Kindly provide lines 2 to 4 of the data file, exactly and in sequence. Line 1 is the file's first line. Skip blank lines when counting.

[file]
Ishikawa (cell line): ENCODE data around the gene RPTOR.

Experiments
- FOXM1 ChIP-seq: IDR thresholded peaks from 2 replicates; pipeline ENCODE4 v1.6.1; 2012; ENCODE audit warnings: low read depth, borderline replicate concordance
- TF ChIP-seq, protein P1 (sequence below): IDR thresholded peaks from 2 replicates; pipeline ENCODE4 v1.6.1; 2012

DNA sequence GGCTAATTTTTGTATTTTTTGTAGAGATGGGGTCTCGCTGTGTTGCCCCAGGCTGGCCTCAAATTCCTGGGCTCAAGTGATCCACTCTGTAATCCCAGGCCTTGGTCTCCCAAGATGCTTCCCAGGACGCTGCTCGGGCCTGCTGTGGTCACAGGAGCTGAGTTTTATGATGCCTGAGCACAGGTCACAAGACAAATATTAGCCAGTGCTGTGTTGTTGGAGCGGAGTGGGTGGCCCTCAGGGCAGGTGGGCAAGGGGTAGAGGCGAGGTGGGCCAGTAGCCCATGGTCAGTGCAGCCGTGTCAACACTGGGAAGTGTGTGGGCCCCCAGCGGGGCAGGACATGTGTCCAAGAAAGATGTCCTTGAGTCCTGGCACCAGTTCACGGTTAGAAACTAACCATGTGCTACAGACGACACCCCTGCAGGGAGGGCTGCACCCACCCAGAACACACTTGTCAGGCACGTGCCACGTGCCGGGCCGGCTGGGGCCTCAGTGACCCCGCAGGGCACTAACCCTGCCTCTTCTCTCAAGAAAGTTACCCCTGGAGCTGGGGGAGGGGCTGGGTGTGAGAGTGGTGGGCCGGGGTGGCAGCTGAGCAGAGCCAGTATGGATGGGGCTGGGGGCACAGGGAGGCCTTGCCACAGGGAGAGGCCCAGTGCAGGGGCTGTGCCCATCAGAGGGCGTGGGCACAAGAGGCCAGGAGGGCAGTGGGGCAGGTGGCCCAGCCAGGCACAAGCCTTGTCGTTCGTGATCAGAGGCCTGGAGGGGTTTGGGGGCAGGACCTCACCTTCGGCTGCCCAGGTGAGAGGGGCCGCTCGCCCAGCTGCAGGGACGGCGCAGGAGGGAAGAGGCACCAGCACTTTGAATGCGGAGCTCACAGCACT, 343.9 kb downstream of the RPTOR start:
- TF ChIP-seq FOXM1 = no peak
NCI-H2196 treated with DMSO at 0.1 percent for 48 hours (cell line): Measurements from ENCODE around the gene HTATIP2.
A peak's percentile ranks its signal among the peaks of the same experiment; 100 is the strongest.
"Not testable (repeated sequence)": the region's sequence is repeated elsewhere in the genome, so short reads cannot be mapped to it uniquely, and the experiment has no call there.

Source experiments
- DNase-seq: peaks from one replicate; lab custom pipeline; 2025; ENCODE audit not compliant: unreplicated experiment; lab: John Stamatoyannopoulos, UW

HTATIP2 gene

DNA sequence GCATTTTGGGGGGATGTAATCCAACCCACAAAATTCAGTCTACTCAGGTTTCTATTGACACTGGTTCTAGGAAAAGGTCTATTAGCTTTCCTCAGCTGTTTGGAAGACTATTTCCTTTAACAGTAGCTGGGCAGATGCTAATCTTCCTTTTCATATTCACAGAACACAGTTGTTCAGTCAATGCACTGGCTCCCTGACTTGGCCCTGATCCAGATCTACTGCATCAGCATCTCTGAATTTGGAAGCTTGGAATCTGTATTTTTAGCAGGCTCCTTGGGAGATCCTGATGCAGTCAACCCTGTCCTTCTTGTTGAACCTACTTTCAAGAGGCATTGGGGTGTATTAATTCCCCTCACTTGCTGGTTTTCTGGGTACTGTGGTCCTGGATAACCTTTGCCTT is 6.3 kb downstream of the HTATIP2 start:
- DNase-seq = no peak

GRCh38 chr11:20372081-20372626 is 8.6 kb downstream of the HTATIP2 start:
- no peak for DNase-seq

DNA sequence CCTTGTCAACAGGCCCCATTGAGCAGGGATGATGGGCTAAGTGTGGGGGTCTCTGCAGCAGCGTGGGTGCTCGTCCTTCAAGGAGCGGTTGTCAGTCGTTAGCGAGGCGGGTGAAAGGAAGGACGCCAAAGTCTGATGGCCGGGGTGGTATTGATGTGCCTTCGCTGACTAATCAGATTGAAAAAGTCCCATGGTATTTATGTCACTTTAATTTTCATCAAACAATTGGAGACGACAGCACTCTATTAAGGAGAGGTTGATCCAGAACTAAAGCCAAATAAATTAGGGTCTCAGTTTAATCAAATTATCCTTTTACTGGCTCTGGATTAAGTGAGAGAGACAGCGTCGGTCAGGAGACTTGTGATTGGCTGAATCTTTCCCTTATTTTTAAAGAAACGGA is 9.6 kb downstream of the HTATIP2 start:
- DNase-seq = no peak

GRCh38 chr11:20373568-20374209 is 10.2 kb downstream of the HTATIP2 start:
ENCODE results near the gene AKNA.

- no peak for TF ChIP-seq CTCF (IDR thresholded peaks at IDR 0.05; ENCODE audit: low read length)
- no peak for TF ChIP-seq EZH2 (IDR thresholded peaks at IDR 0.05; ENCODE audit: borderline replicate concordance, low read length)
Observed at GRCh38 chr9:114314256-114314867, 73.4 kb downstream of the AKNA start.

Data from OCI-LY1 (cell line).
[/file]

Experiments
- FOXM1 ChIP-seq: IDR thresholded peaks from 2 replicates; pipeline ENCODE4 v1.6.1; 2012; ENCODE audit warnings: low read depth, borderline replicate concordance
- TF ChIP-seq, protein P1 (sequence below): IDR thresholded peaks from 2 replicates; pipeline ENCODE4 v1.6.1; 2012